SUMMARY OF THE INVENTION

The present technology includes systems, processes, and articles of manufacture that relate to piston-type differential pressure gauges that provide electronic output.

In some embodiments, a piston-type differential pressure gauge comprises a piston including a magnetic portion and a linear potentiometer operable to sense a position of the magnetic portion of the piston and provide an electronic output correlated to the position. For example, the piston type differential pressure gauge can include a non-metallic piston and a magnet adhered to the piston and movable therewith, and a linear potentiometer having a movable tab for making suitable electrical contact with electrically conductive elements thereof for varying the electrical characteristics of the potentiometer and for magnetic adherence with the magnet adhered to the piston of the pressure gauge.

In some embodiments, a piston-type differential pressure gauge configured to provide electronic output comprises a housing, piston, backing spring, high and low pressure inlets, and a linear potentiometer. The piston includes a magnetic portion and is slidably disposed within the housing and separates the housing into a high pressure side and a low pressure side. The backing spring is disposed within the housing and operable to engage the piston on the low pressure side. A high pressure inlet is coupled to the high pressure side of the housing and a low pressure inlet is coupled to the low pressure side of the housing. The linear potentiometer is coupled to the housing and is operable to sense a position of the magnetic portion of the piston and provide an electronic output correlated to the position.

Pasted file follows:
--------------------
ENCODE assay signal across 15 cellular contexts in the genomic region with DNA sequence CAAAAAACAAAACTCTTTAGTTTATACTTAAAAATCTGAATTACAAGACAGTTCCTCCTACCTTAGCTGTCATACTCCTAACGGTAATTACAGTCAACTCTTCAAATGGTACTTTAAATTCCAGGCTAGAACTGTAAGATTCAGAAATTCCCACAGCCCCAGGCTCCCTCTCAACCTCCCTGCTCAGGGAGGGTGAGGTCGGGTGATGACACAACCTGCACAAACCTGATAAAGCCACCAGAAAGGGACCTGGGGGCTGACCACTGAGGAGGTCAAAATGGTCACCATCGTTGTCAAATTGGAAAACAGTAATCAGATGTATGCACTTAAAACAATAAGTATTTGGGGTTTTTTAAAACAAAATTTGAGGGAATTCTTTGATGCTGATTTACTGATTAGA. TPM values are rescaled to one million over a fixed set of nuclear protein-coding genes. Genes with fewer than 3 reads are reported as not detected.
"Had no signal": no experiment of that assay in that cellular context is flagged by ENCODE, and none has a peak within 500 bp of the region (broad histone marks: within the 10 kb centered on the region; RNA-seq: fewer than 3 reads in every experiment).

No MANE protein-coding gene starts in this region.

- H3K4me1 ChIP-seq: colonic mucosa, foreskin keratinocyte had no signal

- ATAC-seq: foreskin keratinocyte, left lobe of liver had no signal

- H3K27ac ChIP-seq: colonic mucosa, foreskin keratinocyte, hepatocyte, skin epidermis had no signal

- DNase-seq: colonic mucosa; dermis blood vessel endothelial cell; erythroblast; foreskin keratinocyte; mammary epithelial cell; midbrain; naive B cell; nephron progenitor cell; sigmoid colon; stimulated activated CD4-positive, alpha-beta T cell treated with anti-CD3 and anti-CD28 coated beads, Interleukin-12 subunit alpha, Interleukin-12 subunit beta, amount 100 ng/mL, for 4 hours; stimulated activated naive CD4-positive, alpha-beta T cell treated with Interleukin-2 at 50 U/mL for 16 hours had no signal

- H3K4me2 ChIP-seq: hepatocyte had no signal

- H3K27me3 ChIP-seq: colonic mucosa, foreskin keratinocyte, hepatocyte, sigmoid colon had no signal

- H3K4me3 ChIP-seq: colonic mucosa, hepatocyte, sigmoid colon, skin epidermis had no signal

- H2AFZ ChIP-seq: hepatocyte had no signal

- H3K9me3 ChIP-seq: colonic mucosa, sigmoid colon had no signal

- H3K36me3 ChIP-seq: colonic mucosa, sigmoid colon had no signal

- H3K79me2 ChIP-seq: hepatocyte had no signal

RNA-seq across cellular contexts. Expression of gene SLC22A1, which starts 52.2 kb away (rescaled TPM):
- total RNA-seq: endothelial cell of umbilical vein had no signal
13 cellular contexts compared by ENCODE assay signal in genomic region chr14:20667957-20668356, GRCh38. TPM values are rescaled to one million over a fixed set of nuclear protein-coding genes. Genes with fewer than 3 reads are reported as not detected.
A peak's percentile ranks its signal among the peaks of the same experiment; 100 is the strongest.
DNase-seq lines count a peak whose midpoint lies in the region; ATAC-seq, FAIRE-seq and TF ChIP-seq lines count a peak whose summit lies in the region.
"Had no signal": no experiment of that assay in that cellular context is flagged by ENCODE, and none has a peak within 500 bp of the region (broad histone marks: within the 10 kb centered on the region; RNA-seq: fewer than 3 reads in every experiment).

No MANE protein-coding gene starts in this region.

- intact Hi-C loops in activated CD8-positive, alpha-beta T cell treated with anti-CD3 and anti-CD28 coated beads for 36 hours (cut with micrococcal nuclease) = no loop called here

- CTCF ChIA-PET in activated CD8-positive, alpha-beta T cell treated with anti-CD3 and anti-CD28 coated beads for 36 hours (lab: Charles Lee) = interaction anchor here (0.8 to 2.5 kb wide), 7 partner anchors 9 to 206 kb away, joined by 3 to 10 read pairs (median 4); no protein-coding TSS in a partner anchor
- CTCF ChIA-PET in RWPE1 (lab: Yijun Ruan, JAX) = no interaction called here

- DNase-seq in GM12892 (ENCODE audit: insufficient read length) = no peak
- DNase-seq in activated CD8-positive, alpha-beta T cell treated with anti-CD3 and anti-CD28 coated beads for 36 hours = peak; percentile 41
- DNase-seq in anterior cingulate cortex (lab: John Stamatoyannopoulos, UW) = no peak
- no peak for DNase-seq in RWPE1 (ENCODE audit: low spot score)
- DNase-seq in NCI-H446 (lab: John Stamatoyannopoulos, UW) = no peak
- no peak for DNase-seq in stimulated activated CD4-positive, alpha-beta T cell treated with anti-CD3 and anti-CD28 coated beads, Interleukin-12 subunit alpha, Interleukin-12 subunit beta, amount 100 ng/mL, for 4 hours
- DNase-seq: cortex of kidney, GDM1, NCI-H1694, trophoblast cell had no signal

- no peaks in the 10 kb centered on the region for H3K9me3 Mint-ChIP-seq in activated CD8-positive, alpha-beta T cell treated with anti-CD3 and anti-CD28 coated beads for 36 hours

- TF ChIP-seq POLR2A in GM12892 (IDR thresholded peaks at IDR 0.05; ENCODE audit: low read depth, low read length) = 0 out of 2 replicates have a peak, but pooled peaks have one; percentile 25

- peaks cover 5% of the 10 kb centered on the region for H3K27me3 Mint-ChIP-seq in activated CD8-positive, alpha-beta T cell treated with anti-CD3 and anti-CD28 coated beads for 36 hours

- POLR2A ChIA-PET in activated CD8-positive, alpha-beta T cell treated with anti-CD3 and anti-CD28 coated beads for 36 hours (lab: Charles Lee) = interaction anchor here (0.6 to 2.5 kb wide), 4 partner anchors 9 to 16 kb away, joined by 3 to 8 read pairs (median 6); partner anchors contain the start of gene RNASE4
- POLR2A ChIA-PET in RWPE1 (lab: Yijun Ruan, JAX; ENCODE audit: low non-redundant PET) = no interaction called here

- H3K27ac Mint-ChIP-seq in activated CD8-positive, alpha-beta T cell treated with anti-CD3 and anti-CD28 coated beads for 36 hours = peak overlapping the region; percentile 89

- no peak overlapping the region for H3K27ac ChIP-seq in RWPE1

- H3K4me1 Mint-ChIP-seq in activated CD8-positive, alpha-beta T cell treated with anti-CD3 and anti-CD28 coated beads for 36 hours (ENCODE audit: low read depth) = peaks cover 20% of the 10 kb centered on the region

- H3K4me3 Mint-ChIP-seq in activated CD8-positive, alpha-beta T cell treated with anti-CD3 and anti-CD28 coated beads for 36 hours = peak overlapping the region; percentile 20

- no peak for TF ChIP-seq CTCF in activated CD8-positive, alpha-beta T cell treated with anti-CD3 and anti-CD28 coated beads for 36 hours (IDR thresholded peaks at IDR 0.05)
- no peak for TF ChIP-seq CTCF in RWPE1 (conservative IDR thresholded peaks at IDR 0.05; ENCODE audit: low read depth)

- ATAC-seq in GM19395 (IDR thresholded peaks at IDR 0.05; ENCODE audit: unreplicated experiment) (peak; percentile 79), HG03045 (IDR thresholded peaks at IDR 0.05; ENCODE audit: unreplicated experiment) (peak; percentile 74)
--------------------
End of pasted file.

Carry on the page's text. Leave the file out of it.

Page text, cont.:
In some embodiments, a method of providing a differential pressure measurement of a fluid includes providing a piston-type differential pressure gauge coupled to a high pressure source and a low pressure source of the fluid. The gauge comprises a piston including a magnetic portion and a linear potentiometer operable to sense a position of the magnetic portion of the piston and provide an electronic output correlated to the position. The electronic output from the linear potentiometer is correlated to a differential pressure measurement using an electronic data acquisition system configured to receive the electronic output.